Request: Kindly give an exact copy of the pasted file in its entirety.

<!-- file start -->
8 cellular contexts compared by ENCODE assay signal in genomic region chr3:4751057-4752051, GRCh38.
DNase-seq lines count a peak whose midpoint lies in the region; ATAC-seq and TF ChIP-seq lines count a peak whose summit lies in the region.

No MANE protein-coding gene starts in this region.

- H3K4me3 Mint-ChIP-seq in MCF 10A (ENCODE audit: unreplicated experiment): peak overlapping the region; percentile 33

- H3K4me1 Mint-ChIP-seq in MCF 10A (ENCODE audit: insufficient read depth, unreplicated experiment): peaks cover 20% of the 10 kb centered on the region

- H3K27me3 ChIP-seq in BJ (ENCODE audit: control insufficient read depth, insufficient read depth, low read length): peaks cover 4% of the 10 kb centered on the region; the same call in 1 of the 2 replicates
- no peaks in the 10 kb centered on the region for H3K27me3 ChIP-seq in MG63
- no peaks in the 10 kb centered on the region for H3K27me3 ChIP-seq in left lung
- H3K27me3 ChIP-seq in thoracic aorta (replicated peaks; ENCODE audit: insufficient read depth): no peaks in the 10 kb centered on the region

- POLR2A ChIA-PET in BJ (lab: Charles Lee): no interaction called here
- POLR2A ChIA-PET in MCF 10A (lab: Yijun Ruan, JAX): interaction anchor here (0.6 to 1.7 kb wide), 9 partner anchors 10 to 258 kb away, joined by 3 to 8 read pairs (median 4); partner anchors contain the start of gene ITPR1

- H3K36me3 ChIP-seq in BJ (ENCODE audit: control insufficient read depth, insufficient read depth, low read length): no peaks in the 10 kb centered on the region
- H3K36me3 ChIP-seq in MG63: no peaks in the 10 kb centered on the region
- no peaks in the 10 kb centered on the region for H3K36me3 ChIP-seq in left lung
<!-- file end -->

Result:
8 cellular contexts compared by ENCODE assay signal in genomic region chr3:4751057-4752051, GRCh38.
DNase-seq lines count a peak whose midpoint lies in the region; ATAC-seq and TF ChIP-seq lines count a peak whose summit lies in the region.

No MANE protein-coding gene starts in this region.

- H3K4me3 Mint-ChIP-seq in MCF 10A (ENCODE audit: unreplicated experiment): peak overlapping the region; percentile 33

- H3K4me1 Mint-ChIP-seq in MCF 10A (ENCODE audit: insufficient read depth, unreplicated experiment): peaks cover 20% of the 10 kb centered on the region

- H3K27me3 ChIP-seq in BJ (ENCODE audit: control insufficient read depth, insufficient read depth, low read length): peaks cover 4% of the 10 kb centered on the region; the same call in 1 of the 2 replicates
- no peaks in the 10 kb centered on the region for H3K27me3 ChIP-seq in MG63
- no peaks in the 10 kb centered on the region for H3K27me3 ChIP-seq in left lung
- H3K27me3 ChIP-seq in thoracic aorta (replicated peaks; ENCODE audit: insufficient read depth): no peaks in the 10 kb centered on the region

- POLR2A ChIA-PET in BJ (lab: Charles Lee): no interaction called here
- POLR2A ChIA-PET in MCF 10A (lab: Yijun Ruan, JAX): interaction anchor here (0.6 to 1.7 kb wide), 9 partner anchors 10 to 258 kb away, joined by 3 to 8 read pairs (median 4); partner anchors contain the start of gene ITPR1

- H3K36me3 ChIP-seq in BJ (ENCODE audit: control insufficient read depth, insufficient read depth, low read length): no peaks in the 10 kb centered on the region
- H3K36me3 ChIP-seq in MG63: no peaks in the 10 kb centered on the region
- no peaks in the 10 kb centered on the region for H3K36me3 ChIP-seq in left lung